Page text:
Ask CU: Budgeting 101 with Professor Karah Sprouse

Start by setting goals for yourself. This is your reason to budget in the first place. Is your goal to minimize or pay off debt? Buy a car? Buy a house? Save for a trip or other reason? Budgeting takes discipline. It’s not hard to understand but it is hard to practice. If you don’t have a real reason to budget and an end goal for doing so, it’s hard to find the motivation to do it and stick to it. (It’s like diet and exercise – if you don’t have goals or a reason for these disciplines, they won’t last long).

A budget requires a written/documented plan. Budgeting is not having an idea of what you want to spend in a month and logging into your online bank account to look at transactions.

Use a program like Microsoft Excel so that you can easily document and edit budget categories, planned spending for each category, and enter formulas to see how everything adds up.

For budget categories, you’ll first want to identify “wants” vs. “needs” and prioritize the needs first in your budget

  • Needs are food, shelter (rent/mortgage), utilities, transportation, school expenses, healthcare, clothing, etc.
  • Have a line item for other bills as well (car payment, medical bills, etc.)
  • No one can go forever only buying what is absolutely necessary, so plan “wants” into your budget too. I call this part of my budget “fun money” which is the amount set aside for things/experiences that are fun/happy/bring joy/relaxing etc.(examples: shopping, video games, night out with friends, etc.)

Budget on a monthly basis: have a monthly spending amount allocated per budget category.

It’s also important to include a category in your budget for an emergency fund. Financial guru Dave Ramsey recommends $500 in a savings account if you make less than $20k per year and $1000 if you make more.

Try to establish this emergency fund as soon as possible. Having this set aside allows you to keep moving forward with your budget and not go into debt over things like blowing a tire, an unexpected bill, etc.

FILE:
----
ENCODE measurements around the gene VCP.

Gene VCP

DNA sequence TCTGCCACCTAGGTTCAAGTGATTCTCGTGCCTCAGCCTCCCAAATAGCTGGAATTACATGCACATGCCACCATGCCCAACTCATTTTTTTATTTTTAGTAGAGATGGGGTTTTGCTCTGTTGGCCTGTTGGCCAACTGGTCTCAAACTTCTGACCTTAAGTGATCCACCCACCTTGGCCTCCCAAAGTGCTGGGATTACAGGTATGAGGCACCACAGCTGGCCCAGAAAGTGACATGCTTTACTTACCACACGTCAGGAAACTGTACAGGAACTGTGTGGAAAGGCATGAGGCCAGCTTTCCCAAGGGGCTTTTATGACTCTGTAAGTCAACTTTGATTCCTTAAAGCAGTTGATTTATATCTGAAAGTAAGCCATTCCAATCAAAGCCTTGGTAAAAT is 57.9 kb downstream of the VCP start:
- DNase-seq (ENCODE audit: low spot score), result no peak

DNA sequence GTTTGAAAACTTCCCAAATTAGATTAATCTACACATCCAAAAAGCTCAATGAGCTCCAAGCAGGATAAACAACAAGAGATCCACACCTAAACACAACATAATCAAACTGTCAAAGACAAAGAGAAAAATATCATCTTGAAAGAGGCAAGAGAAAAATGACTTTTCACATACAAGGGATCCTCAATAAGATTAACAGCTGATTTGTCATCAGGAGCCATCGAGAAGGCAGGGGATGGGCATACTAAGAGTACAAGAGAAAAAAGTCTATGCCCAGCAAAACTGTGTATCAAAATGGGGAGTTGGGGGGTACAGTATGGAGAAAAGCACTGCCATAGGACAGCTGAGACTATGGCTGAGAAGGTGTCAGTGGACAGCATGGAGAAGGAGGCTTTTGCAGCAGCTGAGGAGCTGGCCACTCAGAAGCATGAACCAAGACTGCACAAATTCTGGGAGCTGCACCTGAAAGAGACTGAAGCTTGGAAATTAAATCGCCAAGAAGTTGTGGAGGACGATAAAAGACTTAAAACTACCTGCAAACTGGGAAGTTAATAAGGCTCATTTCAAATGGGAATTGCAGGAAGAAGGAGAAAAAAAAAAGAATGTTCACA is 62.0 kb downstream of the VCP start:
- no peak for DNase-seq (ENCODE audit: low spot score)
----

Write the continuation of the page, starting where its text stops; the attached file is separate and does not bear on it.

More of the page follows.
If you want to set up an emergency fund quickly, here’s an idea to get you started: Sell some things you aren’t using anymore on eBay, Craigslist, Poshmark, Facebook Buy, Sell, Trade pages, etc. and put that money directly into the fund. 

In times like the one we are living in now, an emergency fund could offer a cushion of relief for someone who is unable to work during social distancing and safer-at-home practices.

Once you have a written plan, utilize Dave Ramsey’s “envelope system” to hold yourself accountable for only spending the budgeted amount in certain categories. This helps you not accidentally overspend in categories and realize it once it’s too late. 

We all know how little transactions can add up and sneak up on us. We can swipe debit and credit cards for little transactions and not realize how much they are adding up. With cash, you have a much easier time seeing what you are spending and how much is left for that category. How it works:

  • Create individual, labeled envelopes for spending categories and put cash in each envelope. Depending on how often you are paid, you may want to pull out cash for envelopes weekly, every other week, or monthly. 
  • Example: if you have budgeted $400 for groceries, pull that money out of your bank account in cash and place it in an envelope labeled “groceries.” You may pull $200 for the envelope at the beginning of the month and the other $200 mid-month depending on your pay cycle
  • Depending on how you pay your bills, you’ll want to have cash allocated for rent, electricity, water, and other bills that you do not pay online too
  • Other ideas for envelopes: eating out, shopping, savings, gas, gifts, fun money, child care, etc.

If your planned budget doesn’t work right the first try, don’t worry. It usually takes at least 3 months for you to get a budget that really works. Do not expect to get it perfect in the first few tries. There will be categories you forget or allocate too little or too much for. This is normal. Just keep adjusting and making it better and do not get discouraged.

While we are practicing social distancing and staying safe at home, it can be easy to look at the amount of money you’ve spent in certain categories and quickly learn that you can live with much less. So take this time to develop a new perspective on the importance of budgeting, what we really need, how much we should spend, and the importance of saving after this entire experience. 

If you work in a restaurant and were laid off due to COVID-19, here’s an app where you can apply to receive $500.

If you are looking for work, these places are currently hiring.

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